Recreation grounds have adapted to some extent: adding children’s play areas, changing tennis courts to multi-use games surfaces, installing floodlights to extend hours of use and constructing ‘trim trails’.
But although there’s still a range of funding sources for developing and improving sports facilities, particularly for the voluntary sector, local authorities have seen their budgets for provision, enhancement and maintenance severely reduced, and also have fewer personnel to promote, supervise and manage them. Meanwhile, well over half of all sports facilities are located on school, college and university sites; we need to encourage their use by the wider community, not only to make the best use of resources but also to show young people that being active is important for their whole life.
We need to link all these existing facilities in to the Active Design movement, and try to bridge the divides that exist between fitness and sport, between indoor and outdoor facilities and between public, educational and commercial sites. It’s wonderful to have new cycleways and footpaths, but wherever possible let’s try to link them to other existing activity destinations – sports centres, outdoor and indoor pools, astroturf pitches, grass pitches, tennis courts, allotments, beaches, rivers and school sports facilities.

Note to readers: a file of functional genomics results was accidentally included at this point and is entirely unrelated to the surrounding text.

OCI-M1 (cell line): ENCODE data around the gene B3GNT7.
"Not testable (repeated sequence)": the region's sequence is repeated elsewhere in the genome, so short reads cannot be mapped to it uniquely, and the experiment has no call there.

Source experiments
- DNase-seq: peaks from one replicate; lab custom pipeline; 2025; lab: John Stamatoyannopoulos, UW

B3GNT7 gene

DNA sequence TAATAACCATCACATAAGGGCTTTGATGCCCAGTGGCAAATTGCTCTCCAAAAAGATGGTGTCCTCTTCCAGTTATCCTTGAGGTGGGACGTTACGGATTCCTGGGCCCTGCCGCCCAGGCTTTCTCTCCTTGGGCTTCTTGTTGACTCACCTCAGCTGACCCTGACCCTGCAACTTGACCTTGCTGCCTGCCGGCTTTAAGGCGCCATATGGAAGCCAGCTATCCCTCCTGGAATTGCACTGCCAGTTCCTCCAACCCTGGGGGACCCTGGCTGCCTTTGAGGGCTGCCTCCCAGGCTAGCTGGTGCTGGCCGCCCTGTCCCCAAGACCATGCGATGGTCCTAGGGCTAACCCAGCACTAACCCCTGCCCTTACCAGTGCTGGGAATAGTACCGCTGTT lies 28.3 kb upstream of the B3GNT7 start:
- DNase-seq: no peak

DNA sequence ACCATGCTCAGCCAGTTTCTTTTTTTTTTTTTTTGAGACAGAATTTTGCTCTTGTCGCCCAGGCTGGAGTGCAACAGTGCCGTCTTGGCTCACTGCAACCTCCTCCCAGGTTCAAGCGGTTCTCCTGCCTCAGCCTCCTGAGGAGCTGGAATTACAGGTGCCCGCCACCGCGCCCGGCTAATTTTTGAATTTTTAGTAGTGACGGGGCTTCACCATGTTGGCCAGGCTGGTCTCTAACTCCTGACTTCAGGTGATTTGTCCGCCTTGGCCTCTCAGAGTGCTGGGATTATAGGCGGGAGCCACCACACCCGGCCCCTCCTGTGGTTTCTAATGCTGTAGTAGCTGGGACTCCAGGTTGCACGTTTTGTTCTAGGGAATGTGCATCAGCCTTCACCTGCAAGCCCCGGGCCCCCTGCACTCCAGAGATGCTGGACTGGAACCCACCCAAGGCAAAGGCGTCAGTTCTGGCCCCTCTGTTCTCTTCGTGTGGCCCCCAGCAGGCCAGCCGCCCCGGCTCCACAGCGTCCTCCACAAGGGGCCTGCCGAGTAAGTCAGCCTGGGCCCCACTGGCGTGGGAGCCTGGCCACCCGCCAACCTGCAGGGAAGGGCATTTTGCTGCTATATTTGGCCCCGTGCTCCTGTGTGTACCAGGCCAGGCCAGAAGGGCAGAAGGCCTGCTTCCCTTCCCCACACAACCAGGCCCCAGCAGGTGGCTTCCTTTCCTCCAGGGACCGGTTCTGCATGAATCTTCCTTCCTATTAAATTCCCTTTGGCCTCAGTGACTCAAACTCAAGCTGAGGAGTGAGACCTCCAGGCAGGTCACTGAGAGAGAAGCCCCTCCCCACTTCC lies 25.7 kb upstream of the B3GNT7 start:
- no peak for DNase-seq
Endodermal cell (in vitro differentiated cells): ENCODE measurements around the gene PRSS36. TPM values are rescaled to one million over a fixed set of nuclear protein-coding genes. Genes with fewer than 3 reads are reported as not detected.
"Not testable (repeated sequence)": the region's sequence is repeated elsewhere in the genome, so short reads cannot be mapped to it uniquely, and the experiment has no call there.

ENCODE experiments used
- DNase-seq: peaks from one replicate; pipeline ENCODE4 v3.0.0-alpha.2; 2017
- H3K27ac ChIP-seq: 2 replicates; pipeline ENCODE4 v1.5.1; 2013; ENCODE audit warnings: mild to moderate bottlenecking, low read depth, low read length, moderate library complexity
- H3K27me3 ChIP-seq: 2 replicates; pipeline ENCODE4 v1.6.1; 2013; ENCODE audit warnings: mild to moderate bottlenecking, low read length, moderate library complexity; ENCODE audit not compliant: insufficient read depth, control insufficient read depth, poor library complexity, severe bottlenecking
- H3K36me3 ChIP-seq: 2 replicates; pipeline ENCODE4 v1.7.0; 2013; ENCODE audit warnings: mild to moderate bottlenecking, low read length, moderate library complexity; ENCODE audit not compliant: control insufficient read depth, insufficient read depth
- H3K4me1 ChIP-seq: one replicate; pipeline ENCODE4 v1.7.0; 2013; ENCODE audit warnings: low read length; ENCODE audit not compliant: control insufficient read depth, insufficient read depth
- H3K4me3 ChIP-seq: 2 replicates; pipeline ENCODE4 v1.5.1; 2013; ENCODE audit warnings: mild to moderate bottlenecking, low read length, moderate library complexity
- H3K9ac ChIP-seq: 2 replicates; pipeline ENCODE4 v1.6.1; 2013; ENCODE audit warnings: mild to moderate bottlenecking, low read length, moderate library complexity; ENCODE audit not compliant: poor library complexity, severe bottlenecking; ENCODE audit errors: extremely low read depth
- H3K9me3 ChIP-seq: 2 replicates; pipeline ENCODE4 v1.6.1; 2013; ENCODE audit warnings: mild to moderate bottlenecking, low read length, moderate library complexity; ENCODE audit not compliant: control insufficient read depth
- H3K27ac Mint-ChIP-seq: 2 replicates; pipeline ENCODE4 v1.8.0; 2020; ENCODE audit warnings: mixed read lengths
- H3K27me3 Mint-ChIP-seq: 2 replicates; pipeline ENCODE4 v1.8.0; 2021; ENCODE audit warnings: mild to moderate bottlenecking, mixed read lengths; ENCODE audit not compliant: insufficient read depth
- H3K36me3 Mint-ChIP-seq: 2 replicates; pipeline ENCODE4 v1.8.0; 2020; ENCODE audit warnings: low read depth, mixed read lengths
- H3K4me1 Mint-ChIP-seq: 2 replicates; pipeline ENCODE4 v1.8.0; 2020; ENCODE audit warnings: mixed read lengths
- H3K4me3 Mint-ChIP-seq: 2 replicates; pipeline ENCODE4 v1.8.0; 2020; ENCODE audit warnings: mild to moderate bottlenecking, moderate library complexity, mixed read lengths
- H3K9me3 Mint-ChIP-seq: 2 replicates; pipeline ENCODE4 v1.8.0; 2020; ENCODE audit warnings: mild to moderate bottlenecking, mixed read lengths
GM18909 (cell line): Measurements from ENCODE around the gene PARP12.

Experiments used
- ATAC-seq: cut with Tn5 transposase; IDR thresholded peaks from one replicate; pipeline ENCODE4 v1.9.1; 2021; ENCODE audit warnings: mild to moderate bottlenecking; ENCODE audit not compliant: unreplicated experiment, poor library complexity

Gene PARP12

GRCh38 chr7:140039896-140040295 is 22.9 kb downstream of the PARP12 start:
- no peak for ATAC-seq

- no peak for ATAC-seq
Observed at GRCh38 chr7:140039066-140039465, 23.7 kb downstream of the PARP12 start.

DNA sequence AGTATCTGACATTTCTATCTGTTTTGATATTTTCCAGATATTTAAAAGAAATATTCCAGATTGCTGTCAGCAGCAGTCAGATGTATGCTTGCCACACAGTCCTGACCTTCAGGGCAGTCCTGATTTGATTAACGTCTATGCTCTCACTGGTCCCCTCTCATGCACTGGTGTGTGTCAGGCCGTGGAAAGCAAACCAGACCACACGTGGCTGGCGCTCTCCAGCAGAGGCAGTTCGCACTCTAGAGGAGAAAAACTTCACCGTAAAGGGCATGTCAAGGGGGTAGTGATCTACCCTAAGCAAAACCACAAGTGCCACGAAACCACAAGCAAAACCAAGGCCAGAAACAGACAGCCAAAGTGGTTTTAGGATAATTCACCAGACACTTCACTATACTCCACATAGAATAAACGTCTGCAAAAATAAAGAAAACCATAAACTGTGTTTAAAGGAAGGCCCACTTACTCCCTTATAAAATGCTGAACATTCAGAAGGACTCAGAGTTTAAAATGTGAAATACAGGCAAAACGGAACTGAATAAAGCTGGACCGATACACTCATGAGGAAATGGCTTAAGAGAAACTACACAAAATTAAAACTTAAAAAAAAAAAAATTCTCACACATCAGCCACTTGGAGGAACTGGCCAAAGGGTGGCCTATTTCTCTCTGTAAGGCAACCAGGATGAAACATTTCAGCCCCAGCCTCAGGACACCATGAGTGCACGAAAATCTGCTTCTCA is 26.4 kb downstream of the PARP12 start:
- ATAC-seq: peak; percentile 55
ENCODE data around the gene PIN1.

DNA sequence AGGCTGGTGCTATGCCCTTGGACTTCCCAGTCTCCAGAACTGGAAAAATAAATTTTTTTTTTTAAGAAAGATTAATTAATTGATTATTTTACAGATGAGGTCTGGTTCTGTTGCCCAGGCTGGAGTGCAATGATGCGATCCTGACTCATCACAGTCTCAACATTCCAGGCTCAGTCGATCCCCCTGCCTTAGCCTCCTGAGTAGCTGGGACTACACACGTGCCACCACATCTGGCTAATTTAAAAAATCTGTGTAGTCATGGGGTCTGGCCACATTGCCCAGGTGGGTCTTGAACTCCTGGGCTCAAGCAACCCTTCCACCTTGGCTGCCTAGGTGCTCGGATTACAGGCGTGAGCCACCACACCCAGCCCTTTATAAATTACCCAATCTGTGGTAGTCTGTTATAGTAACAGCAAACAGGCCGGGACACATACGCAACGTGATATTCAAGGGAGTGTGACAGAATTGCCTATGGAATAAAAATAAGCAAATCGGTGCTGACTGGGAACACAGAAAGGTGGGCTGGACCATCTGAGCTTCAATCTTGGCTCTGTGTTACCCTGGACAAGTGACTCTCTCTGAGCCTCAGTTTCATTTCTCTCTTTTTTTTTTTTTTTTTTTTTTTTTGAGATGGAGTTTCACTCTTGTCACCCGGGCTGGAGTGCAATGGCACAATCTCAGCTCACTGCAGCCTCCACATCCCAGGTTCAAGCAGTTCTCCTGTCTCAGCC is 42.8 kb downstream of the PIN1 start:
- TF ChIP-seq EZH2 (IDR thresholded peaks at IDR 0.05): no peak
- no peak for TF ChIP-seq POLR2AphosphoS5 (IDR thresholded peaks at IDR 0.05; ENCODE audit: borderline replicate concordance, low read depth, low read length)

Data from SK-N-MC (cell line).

We can use open space in parks more effectively too, by providing sheltered seating and meeting points, water fountains and outdoor showers, measured walking tracks, wildflower meadows and healthy food outlets. Many such projects are being funded through the Fields in Trust (formerly the NPFA) and its Queen Elizabeth II Fields initiative, which set out to permanently protect outdoor recreational spaces.
On a positive note, some sports centres are already using health sector funding to provide bicycles and setting up local cycling networks; others are increasingly used as bases for running and cycling events. But as further food for thought, how about converting disused tennis courts to small allotment areas? Co-locating facilities in this way can bring many benefits in terms of increased use, more revenue, improved sustainability and better supervision.
In its City Health Check document, RIBA recommended the production of Healthy Infrastructure Action Plans in local authorities that comprise less than 50 per cent green space and/or have a housing density of over 5 per cent, with the idea that these might be partly funded through the Community Infrastructure Levy.
A spin-off from this could be the creation of fitness trails that set out measured routes by foot or bicycle linking ‘activity destinations’, with opportunities to stop off along the way. It would be great to encourage people using these to become volunteers and responsibly monitor use of facilities, so that as well as benefiting their own health, they are helping others.
Indeed, some local authorities are already training volunteers to check for litter and damage to play areas and paddling pools, so they can notify the local authority if there’s a problem to attend to, thus making more efficient use of maintenance staff’s time.
As well as taking responsibility for our own health, we need to take responsibility for our active environment, as in this era of reduced public sector expenditure we risk losing any sports and fitness facilities we don’t use. There are already many wonderful opportunities out there – let’s encourage their use as effectively as we can.